Reviews



The New York Times' W.S. Merwin did a piece on Auster's memoir, The Invention of Solitude. Although Merwin does a great job describing the book, and makes some very accurate insights about it, I disagree with part of his opinion of it. Merwin says,
"This part of "The Invention of Solitude" is called "The Book of Memory"' while it contains some ambitious and illuminating passages, it is marred, more than the fieriest part, by recurrent pointless mannerisms apparently suggested by contemporary French 'experimental' writing - among them a tendency toward ponderous and sententious notation". (Merwin)
I found Auster's "experimental" and "ponderous" to be very appealing. The title of the book was, for me, a hint at the contemplative nature of this book and is exactly why I was drawn to the book in the first place. The content of the book did not fail to meet my expectations. As I read the book, I continuously found his thoughtful sentences compelling.
Throughout the review, Merwin is talking about how Auster's subject in the book is very elusive and abstract and how difficult a time Auster had writing it. I think that Auster succeeded at putting into words the abstract concepts of a person's inner world, but Merwin thinks Auster failed to do so and that he blighted his work with the mentioning of the struggle to write this story.  "The subject, approached directly, eludes the pursuer. Evanescent to begin with, it dissolves. Mr. Auster therefore turns from his subject to an examination of the attempt to write about it, self-consciously tracing a self consciousness that occasionally affects the style and form of his account without benefiting them." (Merwin) While I agree that Auster's bringing up the topic of his writing of the book within the book did stick out like a sore thumb to me I was glad at this refreshingly honest writing. I found it fascinating and encouraging to hear of another writer's struggle to put the material in his head into actual words and sentences. I also thought that the elusive subject was not evanescent but damn close to it. I feel that Auster nailed the subject down, Merwin feels he let it dissipate.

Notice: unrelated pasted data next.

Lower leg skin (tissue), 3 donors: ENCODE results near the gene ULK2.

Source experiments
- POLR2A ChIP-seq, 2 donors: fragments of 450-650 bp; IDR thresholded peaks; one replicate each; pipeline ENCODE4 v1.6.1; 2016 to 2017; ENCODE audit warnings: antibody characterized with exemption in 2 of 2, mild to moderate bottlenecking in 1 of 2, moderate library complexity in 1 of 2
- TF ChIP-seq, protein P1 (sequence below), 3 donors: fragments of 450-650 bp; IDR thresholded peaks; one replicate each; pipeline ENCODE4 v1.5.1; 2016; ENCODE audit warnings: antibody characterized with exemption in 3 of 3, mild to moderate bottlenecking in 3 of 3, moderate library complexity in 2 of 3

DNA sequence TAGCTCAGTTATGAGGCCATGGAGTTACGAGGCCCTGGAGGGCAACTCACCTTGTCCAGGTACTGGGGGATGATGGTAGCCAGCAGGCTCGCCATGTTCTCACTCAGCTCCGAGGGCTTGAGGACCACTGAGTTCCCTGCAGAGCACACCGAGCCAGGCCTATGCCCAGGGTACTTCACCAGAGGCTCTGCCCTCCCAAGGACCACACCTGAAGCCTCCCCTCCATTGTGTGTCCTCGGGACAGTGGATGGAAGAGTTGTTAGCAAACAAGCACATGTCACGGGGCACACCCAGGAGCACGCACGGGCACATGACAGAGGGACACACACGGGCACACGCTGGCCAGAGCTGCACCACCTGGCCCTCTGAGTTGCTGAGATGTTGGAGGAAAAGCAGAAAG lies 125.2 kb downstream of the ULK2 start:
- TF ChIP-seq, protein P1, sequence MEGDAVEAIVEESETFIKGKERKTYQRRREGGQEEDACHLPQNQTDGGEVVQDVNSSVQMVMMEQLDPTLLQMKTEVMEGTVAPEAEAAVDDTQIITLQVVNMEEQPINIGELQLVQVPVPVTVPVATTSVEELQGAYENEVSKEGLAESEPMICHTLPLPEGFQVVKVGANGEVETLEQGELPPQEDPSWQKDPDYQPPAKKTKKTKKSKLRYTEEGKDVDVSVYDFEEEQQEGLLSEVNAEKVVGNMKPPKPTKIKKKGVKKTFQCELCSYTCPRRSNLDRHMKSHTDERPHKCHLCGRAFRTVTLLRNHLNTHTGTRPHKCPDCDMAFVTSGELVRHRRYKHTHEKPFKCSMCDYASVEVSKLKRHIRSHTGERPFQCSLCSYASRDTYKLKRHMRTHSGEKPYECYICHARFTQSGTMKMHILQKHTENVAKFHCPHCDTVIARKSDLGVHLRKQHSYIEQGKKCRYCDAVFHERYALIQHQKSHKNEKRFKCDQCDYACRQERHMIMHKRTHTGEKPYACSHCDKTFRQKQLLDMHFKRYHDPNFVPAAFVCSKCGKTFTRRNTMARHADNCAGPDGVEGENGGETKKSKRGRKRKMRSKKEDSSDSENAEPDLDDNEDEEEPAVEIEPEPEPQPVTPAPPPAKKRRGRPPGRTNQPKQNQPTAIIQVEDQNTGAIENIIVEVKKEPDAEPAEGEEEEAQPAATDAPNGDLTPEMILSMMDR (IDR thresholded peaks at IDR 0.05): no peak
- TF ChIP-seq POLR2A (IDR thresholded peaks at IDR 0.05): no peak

Merwin makes a great point about writing in general, "an effort to get the 'material', as he suddenly conceived of it, into language. The notion that there is in fact a relatively solid body of material that exists on its own and can really be put into words is one of the abiding and essential delusions of writers" although I don't agree with his application of it to Paul Auster's memoir. He is critical of the fact that Auster's work seems to have come out of "guiding impulse", he doesn't like the finished work and blames Auster's emotional desperation to write down his father's story before it was lost for the haphazard writing style Merwin sees in The Invention of Solitude. I think it is a great insight into writing that Merwin makes above. He is saying that writer's have need to believe in the existence of their story, so that they can sit down, grab at it and put it on paper. If they didn't believe that the material was already there, waiting to be written down, they wouldn't be writers. The funny thing is that Merwin calls this a delusion, yet an essential one. I think this is very true and I think that's why I respect Auster's valiant attempt to write this abstract of a story down. I like how unique his writing style was.
I do agree with Merwin when he says that "The Invention of Solitude has some of the virtues and rawness of letters written under stress". I definitely sense that about this book and while I realize Merwin criticizes this about Auster, I actually like that about the book.